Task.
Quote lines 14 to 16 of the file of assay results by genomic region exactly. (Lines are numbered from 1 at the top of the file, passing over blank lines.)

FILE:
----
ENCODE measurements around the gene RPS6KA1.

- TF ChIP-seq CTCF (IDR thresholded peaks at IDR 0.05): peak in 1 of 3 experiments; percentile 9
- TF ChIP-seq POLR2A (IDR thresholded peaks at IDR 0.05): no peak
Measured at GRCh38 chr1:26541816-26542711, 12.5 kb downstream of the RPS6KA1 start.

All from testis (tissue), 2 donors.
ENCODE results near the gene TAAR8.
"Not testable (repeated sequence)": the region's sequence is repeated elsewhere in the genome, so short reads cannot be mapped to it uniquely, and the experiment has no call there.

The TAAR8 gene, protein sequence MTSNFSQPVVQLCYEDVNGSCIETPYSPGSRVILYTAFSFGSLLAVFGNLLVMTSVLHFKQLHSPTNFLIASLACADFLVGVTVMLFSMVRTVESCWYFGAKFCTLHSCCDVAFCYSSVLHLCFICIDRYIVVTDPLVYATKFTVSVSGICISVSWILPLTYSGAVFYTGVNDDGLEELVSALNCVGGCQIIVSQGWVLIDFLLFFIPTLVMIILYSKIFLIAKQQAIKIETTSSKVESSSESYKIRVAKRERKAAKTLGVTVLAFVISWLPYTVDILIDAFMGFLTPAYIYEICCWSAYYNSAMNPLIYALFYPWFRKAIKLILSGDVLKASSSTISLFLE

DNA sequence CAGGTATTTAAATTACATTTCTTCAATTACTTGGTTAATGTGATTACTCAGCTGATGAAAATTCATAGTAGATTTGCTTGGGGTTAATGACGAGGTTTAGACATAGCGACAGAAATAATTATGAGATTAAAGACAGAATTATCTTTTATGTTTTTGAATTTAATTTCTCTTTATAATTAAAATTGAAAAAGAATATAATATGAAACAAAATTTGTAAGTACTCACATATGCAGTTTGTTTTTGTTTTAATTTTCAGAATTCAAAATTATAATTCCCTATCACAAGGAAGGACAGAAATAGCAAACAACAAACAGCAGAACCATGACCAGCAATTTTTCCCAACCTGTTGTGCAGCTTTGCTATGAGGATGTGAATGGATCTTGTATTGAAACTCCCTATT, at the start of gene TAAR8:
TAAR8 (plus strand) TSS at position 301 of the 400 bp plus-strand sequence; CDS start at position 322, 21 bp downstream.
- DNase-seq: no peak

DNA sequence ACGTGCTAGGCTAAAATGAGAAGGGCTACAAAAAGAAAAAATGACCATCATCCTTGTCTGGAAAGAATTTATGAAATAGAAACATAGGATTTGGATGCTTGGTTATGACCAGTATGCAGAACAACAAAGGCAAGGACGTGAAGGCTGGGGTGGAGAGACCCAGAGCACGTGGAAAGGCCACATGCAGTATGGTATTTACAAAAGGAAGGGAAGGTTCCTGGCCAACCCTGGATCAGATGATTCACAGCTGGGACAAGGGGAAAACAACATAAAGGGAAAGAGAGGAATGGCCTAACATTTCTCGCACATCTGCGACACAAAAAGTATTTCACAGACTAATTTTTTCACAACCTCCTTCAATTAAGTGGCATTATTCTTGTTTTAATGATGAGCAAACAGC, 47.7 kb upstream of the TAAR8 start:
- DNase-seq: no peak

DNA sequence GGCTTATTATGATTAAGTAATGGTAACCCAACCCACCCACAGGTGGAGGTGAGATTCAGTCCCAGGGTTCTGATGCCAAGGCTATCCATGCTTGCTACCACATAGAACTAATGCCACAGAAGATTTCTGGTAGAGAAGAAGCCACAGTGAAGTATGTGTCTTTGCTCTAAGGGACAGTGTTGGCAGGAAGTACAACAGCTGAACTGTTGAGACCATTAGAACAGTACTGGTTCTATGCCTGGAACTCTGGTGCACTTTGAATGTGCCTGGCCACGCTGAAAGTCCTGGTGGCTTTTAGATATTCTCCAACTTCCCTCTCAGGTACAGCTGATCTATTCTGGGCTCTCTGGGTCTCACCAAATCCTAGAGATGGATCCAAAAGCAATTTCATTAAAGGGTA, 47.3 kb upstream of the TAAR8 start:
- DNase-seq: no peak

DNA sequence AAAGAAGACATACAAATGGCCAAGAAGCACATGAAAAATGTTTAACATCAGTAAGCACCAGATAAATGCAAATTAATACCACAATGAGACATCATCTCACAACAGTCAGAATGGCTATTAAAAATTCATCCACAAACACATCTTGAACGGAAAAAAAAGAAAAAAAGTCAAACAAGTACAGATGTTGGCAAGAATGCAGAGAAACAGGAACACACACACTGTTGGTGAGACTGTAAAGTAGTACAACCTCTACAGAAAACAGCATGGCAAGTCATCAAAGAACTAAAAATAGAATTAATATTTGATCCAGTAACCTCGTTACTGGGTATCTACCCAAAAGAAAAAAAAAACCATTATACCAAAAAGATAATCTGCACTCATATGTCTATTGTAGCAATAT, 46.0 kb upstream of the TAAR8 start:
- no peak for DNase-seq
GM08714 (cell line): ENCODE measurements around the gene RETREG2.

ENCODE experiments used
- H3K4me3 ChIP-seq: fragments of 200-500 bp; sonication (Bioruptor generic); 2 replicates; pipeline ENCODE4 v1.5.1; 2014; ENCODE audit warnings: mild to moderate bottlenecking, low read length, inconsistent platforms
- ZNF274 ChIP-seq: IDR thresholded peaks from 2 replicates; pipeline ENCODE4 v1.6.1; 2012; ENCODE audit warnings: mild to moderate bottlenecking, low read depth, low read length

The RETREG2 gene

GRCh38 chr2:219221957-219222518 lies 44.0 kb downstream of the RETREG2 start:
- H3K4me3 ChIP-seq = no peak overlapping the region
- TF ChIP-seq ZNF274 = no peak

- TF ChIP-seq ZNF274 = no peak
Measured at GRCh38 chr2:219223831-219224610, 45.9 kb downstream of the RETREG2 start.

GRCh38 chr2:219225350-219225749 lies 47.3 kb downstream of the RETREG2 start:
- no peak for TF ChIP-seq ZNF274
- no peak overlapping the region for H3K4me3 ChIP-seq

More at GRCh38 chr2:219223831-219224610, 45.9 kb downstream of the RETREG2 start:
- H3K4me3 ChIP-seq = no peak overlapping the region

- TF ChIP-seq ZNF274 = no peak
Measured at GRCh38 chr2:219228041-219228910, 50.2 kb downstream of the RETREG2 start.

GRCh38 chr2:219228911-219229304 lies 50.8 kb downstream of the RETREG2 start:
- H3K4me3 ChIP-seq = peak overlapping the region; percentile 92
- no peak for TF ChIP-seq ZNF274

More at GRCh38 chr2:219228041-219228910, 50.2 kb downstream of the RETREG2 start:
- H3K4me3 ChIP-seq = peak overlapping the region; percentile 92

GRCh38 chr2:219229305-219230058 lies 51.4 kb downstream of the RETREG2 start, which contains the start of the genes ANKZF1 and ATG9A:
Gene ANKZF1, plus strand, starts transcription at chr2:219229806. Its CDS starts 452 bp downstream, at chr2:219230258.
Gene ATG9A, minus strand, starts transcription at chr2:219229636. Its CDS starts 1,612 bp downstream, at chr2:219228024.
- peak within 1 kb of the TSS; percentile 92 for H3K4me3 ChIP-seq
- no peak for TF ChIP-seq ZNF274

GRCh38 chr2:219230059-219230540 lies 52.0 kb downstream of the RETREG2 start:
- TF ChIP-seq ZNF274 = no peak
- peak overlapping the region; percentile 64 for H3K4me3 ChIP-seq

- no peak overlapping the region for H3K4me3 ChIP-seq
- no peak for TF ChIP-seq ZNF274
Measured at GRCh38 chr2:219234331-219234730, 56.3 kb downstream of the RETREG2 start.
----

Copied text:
DNA sequence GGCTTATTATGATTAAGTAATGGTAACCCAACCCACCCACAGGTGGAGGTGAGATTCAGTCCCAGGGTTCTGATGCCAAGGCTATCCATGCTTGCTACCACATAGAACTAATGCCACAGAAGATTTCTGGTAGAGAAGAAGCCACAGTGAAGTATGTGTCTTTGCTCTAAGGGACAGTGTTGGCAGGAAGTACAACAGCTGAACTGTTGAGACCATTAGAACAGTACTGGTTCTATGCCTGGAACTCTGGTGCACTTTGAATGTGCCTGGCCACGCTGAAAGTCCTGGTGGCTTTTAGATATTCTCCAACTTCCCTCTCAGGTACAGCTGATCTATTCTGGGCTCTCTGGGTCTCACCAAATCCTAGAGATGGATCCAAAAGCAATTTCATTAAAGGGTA, 47.3 kb upstream of the TAAR8 start:
- DNase-seq: no peak

DNA sequence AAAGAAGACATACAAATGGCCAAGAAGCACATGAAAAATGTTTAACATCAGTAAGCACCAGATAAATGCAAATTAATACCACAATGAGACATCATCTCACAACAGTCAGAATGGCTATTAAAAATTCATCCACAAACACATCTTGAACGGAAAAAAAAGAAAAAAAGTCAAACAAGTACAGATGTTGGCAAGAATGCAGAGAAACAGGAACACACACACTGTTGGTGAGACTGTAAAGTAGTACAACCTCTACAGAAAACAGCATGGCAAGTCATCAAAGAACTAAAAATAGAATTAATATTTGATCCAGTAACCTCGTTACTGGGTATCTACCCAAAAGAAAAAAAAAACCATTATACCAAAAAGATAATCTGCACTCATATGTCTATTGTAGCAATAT, 46.0 kb upstream of the TAAR8 start: